NARCOS, on its third season, begins after Pablo Escobar, the former Colombian drug kingpin is killed. Premiering on September 1st, this new 10-episode installment of the hit Netflix show is television at its finest and it’s liberated by Escobar’s death. The cartel that replaces Escobar is named Caballeros de Cali (Cali) and creates “Cocaine Inc.”
The Cali Cartel is more sophisticated than Escobar’s Medellín mob, laundering their dollars rather than burying them in oil drums, and more discreet, dumping victims’ bodies in rivers wrapped in chicken-wire, so that their bloating corpses would be sliced into morsels for the fish.
Narcos handily indicates that the story here isn’t about any one character, or even any one plot. It’s about the overall battle against illegal drugs, and the darkness that resulted on both sides.
With Escobar gone, DEA agent Javier Peña focuses on the Cali Cartel led by Gilberto Rodriguez Orejuela. Gilberto, and the three other bosses, made a deal with the Colombian government to turn themselves in after six months and face little-to-no punishment. It’s an idea that’s both brilliant in its simplicity and foolish in the sense that nothing will ever go this perfectly in a criminal world populated with thieves and murderers. The clock now ticks for both the Cartel and the DEA. The Cali heads need to make sure they make as much money as they can, in one last burst of bad business, while not doing anything that would cause those in charge to second-guess their deal. For the DEA, and Peña, a choice must be made regarding if it’s even worth it to go after guys who are so protected.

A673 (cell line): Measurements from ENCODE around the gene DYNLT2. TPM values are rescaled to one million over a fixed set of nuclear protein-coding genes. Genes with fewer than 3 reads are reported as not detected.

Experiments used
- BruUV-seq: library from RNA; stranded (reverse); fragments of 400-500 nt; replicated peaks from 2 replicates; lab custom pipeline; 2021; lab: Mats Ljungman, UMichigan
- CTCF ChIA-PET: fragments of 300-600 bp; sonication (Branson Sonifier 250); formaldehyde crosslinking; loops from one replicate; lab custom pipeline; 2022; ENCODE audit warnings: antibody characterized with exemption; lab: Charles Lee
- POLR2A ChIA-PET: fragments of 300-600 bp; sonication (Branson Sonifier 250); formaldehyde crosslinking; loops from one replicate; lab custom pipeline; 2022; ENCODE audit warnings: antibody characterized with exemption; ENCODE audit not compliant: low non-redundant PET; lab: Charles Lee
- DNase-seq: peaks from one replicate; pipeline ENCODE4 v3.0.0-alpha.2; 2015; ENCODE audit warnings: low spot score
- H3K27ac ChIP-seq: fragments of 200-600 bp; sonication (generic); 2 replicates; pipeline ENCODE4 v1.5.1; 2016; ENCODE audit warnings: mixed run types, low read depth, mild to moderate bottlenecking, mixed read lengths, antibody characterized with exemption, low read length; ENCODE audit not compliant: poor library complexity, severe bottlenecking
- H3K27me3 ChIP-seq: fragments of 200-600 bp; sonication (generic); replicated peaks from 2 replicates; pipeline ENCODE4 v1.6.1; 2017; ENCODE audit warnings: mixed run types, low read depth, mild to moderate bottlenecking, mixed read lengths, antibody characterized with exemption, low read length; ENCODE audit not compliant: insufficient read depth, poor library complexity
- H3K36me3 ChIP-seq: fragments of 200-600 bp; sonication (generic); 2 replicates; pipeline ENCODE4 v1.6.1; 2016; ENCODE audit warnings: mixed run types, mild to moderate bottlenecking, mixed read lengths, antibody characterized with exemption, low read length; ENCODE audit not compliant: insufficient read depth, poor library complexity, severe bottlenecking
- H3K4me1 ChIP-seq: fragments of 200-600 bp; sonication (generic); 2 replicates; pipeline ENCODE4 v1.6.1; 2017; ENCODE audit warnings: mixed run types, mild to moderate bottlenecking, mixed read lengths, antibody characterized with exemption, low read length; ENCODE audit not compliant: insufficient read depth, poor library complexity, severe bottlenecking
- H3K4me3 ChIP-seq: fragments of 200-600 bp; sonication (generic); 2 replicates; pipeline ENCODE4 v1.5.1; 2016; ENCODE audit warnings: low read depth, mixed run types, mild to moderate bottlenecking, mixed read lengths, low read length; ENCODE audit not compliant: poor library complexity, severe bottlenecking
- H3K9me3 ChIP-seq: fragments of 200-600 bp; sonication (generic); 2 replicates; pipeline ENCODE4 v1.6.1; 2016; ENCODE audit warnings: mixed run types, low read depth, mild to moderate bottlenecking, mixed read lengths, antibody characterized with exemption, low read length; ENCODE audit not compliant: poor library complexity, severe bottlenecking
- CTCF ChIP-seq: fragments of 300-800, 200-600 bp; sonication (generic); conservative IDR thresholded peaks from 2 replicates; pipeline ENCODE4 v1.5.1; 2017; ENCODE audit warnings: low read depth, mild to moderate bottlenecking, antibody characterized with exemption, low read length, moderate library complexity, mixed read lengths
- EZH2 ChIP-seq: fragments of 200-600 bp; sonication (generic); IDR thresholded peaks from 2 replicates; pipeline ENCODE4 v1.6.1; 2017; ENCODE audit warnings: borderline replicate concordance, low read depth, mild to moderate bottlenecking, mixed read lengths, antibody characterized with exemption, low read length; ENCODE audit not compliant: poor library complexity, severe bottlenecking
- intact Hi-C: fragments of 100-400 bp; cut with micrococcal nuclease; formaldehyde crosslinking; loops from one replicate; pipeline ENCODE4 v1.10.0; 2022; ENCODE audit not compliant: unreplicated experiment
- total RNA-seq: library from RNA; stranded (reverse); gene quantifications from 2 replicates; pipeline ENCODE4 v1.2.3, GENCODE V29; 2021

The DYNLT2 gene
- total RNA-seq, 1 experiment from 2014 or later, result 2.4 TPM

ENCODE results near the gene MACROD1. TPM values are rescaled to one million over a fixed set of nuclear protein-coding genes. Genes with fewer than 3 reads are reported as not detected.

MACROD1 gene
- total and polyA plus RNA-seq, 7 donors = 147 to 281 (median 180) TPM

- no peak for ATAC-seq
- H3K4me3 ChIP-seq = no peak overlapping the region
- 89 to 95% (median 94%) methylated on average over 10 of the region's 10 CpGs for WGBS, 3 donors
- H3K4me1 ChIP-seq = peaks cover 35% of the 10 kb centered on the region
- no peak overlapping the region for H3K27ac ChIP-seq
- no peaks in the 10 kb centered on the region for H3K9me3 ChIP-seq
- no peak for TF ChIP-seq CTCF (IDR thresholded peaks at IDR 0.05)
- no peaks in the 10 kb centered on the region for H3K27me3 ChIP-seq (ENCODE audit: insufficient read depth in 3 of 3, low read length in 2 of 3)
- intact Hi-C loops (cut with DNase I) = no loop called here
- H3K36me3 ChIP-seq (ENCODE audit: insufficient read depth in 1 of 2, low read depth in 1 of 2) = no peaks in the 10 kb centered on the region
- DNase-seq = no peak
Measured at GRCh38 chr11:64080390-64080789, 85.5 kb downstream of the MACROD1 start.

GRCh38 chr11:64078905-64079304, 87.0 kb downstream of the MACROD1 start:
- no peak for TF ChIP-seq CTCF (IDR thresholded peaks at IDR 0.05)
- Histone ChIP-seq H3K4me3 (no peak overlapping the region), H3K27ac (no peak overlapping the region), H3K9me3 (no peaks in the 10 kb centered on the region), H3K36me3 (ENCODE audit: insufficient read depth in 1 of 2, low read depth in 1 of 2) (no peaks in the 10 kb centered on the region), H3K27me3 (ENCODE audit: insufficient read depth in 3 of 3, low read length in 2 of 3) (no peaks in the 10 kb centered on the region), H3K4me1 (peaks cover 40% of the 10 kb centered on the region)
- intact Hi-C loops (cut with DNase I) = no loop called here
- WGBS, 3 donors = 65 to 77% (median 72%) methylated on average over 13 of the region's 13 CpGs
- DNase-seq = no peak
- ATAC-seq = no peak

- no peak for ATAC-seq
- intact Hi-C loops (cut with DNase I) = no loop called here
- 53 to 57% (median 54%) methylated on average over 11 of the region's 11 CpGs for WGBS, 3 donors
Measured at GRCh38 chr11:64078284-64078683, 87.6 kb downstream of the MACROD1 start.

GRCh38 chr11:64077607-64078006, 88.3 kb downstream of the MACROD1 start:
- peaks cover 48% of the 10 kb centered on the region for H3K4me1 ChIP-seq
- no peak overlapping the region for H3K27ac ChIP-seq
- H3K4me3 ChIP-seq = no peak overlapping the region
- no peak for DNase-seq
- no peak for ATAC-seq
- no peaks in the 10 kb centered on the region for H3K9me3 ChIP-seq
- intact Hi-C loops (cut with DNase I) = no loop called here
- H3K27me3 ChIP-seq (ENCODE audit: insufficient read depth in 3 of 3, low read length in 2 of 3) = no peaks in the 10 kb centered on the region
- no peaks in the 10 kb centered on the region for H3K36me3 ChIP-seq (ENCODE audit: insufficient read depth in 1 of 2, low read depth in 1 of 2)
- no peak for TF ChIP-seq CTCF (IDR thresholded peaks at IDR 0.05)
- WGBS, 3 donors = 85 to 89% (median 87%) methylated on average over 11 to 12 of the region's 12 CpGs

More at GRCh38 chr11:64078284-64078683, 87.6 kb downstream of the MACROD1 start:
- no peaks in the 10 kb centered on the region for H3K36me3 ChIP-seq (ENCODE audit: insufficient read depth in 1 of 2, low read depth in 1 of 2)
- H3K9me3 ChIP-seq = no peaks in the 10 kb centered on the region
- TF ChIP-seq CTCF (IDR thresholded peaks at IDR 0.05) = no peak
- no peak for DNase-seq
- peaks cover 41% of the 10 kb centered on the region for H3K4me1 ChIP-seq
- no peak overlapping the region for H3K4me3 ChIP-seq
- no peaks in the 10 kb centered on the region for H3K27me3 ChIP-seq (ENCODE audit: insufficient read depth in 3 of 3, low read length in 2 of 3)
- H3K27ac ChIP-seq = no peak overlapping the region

Cali’s violence is highlighted by one bleak and disturbing scene portraying an openly gay Cali boss who sensually dances with his lover in the middle of the dance floor. He is completely accepted. Ten minutes later he is on his motorcycle dragging one of his victims to death.
Drug-war films tend to end when the kingpin is finally killed or locked up, leaving the police to celebrate a job well done. The reality is nothing like that: despite the demise of Escobar and thousands like him, the drugs business has ground bloodily on. “Narcos” makes this devastatingly clear- a depressing verdict on the failed efforts to stop illegal drugs.
Interestingly, since this article was published, one of the Cartels shot to death a Narcos employee seemingly warning Netflix to back off.